HERE’S good news to all Filipino chess fans.
Asia’s first GM Eugene Torre was formally inducted into the World Chess Hall of Fame during an online meeting of the FIDE (World Chess Federation) last April 20.
Torre, who became Asia’s first grandmaster during the 1974 World Chess Olympiad in Nice, France, was the first Asian male player to be nominated for such honor.
Torre, who will turn 70 in November, joins GM Miguel Najdorf of Argentina and GM Judit Polgar of Hungary in the list of FIDE nominees.
Reached for comment about his nomination , Torre expressed his appreciation to all the people who believed in him.
“It’s a great honor to be included in the revered list of names who I hold in high esteem. I share this newest achievement with my countrymen,” said Torre, who was also inducted in the Philippine Sports Hall of Fame in 2016.
The FIDE historical committee which made the nominations is composed of Willy Iclicki of Belgium as chairman, Andrzej Filipowicz of Poland, Berik Balgabaev of Kazakhstan and Casto Abundo of the Philippines.
Before the Hall of Fame nomination, Torre’s record include:
— He was the only player to beat then wod champion Anatoly Karpov of Russia by winning a strong, four-man category XV tournament held in Manila in 1976.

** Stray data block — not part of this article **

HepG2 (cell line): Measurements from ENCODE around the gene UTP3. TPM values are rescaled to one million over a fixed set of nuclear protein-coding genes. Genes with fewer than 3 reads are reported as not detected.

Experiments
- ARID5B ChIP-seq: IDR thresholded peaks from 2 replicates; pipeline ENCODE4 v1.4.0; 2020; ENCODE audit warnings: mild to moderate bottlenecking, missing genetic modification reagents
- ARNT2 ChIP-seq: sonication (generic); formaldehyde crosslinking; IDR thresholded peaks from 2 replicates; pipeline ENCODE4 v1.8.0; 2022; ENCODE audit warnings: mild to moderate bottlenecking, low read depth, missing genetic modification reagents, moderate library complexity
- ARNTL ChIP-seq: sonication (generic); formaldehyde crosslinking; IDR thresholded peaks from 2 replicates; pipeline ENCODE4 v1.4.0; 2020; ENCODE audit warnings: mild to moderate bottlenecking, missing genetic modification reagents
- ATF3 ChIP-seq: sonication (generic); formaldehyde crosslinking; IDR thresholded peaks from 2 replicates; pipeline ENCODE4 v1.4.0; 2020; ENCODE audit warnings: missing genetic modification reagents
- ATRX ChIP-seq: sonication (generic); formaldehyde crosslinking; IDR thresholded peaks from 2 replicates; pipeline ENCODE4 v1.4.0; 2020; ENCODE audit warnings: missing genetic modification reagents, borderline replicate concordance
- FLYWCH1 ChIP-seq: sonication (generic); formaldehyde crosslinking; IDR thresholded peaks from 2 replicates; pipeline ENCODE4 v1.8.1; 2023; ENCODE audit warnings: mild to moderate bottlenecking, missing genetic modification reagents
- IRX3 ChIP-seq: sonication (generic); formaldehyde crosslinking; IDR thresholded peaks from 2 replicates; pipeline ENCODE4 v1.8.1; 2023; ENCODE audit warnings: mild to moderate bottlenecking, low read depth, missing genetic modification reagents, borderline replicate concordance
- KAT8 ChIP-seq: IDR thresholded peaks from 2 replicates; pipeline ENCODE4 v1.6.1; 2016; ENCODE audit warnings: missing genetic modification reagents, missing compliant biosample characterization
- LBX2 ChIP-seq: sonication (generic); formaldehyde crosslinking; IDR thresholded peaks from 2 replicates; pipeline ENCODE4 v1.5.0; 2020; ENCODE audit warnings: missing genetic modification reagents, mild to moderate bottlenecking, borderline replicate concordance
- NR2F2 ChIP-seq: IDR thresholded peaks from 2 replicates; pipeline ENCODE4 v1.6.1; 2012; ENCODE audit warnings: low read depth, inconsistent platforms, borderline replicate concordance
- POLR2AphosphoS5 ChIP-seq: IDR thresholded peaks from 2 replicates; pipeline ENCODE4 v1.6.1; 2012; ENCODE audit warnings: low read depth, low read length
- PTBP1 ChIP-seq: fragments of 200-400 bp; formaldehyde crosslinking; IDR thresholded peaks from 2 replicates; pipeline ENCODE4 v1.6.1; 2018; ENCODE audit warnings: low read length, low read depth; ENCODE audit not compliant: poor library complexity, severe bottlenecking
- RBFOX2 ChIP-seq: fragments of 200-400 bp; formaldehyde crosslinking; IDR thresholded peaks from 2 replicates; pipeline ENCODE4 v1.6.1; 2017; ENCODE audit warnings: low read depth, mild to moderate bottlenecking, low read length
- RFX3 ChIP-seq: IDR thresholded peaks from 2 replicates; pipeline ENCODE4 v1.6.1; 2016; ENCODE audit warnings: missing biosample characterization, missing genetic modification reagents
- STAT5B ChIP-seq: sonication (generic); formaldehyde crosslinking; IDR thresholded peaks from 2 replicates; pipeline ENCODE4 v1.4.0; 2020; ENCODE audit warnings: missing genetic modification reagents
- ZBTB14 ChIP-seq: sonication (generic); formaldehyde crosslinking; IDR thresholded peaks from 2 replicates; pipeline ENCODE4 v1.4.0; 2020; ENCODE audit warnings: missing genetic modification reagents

— He tied for first place with GM Lajos Portisch of Hungary during the 1982 Toluca Interzonal and qualified for the Candidates Matches for the 1984 World Championship where he lost to GM Zoltan Ribli, 6–4, in Alicante, Spain
— He represented the country in the World Chess Olympiad starting as the Board 2 player behind IM Renanto Naranja in the 1970 Olympiad in Siegen, Germany.
— He captured the Olympiad bronze medal four times: the 21st Chess Olympiad (1974 Nice, France) where he went undefeated in 19 games (nine wins and 10 draws) for a total of 14 points for a high 2622 performance rating; 24th Olympiad (1980 Malta) where he scored 11 points in 14 games (nine wins, four draws, and one loss) for a performance rating of 2683 (2520 Elo); 27th Olympiad (1986 Dubai,) where he garnered 9.5 points in 13 games (seven wins, five draws, and one loss) for 2637 performance rating; and 42nd Olympiad (2016 Baku) where had 11 points on nine wins and two draws.
— He led the Philippine team to its best-ever seventh-place finish in the 1988 Chess Olympiad in Thessaloniki, Greece, surpassing the previous high of 11th-place in the 21st Chess Olympiad.
— He played the most Olympiads at 23 from 1970 to 2016 and the most games with 270 with 103 wins, 123 draws and 43 losses for a total of 165 points (61.1 percent winning percentage).Publication Source : People's Tonight